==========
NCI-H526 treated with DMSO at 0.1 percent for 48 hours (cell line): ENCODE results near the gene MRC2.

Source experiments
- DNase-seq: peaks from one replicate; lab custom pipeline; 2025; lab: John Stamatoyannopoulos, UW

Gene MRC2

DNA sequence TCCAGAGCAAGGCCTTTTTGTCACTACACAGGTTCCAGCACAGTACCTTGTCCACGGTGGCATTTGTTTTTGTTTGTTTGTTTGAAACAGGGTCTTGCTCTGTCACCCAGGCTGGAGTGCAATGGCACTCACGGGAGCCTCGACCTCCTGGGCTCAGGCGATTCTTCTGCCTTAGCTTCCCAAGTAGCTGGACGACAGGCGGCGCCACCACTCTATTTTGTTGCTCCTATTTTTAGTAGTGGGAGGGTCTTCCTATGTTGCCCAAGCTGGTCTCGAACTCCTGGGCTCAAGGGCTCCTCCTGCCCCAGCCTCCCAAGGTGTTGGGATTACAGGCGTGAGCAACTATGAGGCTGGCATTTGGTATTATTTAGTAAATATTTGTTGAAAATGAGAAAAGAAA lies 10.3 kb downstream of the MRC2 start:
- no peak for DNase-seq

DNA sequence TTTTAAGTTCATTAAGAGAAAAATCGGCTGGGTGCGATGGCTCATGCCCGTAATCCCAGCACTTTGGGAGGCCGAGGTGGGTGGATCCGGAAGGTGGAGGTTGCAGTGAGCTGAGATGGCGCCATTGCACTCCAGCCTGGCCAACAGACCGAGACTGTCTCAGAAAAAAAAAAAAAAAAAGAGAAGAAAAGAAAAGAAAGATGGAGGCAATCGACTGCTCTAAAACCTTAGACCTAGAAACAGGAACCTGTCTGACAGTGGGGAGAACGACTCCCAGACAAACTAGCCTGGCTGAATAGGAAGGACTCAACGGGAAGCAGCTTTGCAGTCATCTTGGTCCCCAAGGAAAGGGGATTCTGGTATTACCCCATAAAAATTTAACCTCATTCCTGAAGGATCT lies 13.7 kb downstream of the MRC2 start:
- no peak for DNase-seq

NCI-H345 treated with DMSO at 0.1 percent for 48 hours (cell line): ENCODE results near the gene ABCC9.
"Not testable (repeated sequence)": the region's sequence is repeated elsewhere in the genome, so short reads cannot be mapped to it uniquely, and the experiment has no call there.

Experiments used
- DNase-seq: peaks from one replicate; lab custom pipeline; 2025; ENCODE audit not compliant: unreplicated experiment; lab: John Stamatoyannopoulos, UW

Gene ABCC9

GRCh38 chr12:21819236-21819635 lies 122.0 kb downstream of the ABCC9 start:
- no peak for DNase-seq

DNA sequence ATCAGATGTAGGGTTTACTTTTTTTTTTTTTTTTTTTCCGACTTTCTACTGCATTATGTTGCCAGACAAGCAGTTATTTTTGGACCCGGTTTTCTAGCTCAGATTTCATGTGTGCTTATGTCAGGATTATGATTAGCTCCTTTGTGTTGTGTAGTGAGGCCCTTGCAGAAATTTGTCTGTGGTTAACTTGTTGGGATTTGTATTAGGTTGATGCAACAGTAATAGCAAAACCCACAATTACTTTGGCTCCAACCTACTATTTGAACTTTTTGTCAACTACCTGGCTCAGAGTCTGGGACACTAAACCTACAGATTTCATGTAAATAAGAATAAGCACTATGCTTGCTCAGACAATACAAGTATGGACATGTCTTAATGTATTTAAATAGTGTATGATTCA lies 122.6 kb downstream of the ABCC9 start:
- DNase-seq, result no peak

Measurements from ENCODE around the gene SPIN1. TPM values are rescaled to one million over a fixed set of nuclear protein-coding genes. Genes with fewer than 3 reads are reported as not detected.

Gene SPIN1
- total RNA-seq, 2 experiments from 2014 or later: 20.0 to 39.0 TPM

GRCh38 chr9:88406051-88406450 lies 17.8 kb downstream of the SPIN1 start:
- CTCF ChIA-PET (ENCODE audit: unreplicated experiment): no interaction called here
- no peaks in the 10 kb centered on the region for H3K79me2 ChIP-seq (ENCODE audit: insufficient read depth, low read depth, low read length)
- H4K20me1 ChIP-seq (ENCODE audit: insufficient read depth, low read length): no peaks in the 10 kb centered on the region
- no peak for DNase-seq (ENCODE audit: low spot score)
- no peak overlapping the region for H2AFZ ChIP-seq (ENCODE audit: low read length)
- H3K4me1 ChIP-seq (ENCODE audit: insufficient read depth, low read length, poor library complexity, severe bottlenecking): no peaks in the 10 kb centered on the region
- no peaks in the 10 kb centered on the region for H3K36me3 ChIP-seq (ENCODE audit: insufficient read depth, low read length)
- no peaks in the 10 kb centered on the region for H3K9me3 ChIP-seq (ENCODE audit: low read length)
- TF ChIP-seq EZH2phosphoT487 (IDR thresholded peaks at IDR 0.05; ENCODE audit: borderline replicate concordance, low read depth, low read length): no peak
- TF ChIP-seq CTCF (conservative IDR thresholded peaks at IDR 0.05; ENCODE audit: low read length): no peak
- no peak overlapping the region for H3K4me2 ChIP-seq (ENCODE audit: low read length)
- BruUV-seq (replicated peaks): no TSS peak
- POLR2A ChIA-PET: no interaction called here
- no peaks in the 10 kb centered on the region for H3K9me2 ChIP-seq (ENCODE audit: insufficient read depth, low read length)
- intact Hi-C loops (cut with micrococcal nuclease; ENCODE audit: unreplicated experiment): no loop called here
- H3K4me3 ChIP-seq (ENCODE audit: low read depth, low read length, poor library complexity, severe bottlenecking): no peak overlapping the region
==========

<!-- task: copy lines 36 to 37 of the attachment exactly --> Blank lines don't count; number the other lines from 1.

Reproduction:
- intact Hi-C loops (cut with micrococcal nuclease; ENCODE audit: unreplicated experiment): no loop called here
- H3K4me3 ChIP-seq (ENCODE audit: low read depth, low read length, poor library complexity, severe bottlenecking): no peak overlapping the region